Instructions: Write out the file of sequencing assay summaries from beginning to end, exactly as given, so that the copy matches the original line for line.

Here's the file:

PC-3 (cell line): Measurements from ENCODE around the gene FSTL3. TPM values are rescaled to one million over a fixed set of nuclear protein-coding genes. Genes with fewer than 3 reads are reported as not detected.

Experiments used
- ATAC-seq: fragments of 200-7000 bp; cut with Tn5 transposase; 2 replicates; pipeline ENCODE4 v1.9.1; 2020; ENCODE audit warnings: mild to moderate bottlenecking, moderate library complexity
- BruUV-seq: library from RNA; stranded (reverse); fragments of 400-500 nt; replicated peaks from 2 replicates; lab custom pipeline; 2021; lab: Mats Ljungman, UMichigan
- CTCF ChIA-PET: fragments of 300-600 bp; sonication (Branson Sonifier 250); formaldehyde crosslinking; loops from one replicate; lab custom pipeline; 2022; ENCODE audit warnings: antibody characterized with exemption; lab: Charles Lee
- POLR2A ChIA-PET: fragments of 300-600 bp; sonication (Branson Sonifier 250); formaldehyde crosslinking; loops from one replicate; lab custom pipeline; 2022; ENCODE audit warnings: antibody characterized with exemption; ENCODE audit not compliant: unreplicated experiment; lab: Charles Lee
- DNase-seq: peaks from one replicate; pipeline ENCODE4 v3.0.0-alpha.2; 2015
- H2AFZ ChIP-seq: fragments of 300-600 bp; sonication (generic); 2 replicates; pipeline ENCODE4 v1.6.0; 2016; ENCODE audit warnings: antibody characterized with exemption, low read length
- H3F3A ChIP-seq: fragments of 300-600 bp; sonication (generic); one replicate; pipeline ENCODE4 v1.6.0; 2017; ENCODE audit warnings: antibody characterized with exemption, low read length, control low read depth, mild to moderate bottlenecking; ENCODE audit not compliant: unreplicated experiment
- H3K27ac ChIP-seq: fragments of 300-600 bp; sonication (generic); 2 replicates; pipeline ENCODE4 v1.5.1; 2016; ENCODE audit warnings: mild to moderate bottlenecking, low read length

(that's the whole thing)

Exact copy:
PC-3 (cell line): Measurements from ENCODE around the gene FSTL3. TPM values are rescaled to one million over a fixed set of nuclear protein-coding genes. Genes with fewer than 3 reads are reported as not detected.

Experiments used
- ATAC-seq: fragments of 200-7000 bp; cut with Tn5 transposase; 2 replicates; pipeline ENCODE4 v1.9.1; 2020; ENCODE audit warnings: mild to moderate bottlenecking, moderate library complexity
- BruUV-seq: library from RNA; stranded (reverse); fragments of 400-500 nt; replicated peaks from 2 replicates; lab custom pipeline; 2021; lab: Mats Ljungman, UMichigan
- CTCF ChIA-PET: fragments of 300-600 bp; sonication (Branson Sonifier 250); formaldehyde crosslinking; loops from one replicate; lab custom pipeline; 2022; ENCODE audit warnings: antibody characterized with exemption; lab: Charles Lee
- POLR2A ChIA-PET: fragments of 300-600 bp; sonication (Branson Sonifier 250); formaldehyde crosslinking; loops from one replicate; lab custom pipeline; 2022; ENCODE audit warnings: antibody characterized with exemption; ENCODE audit not compliant: unreplicated experiment; lab: Charles Lee
- DNase-seq: peaks from one replicate; pipeline ENCODE4 v3.0.0-alpha.2; 2015
- H2AFZ ChIP-seq: fragments of 300-600 bp; sonication (generic); 2 replicates; pipeline ENCODE4 v1.6.0; 2016; ENCODE audit warnings: antibody characterized with exemption, low read length
- H3F3A ChIP-seq: fragments of 300-600 bp; sonication (generic); one replicate; pipeline ENCODE4 v1.6.0; 2017; ENCODE audit warnings: antibody characterized with exemption, low read length, control low read depth, mild to moderate bottlenecking; ENCODE audit not compliant: unreplicated experiment
- H3K27ac ChIP-seq: fragments of 300-600 bp; sonication (generic); 2 replicates; pipeline ENCODE4 v1.5.1; 2016; ENCODE audit warnings: mild to moderate bottlenecking, low read length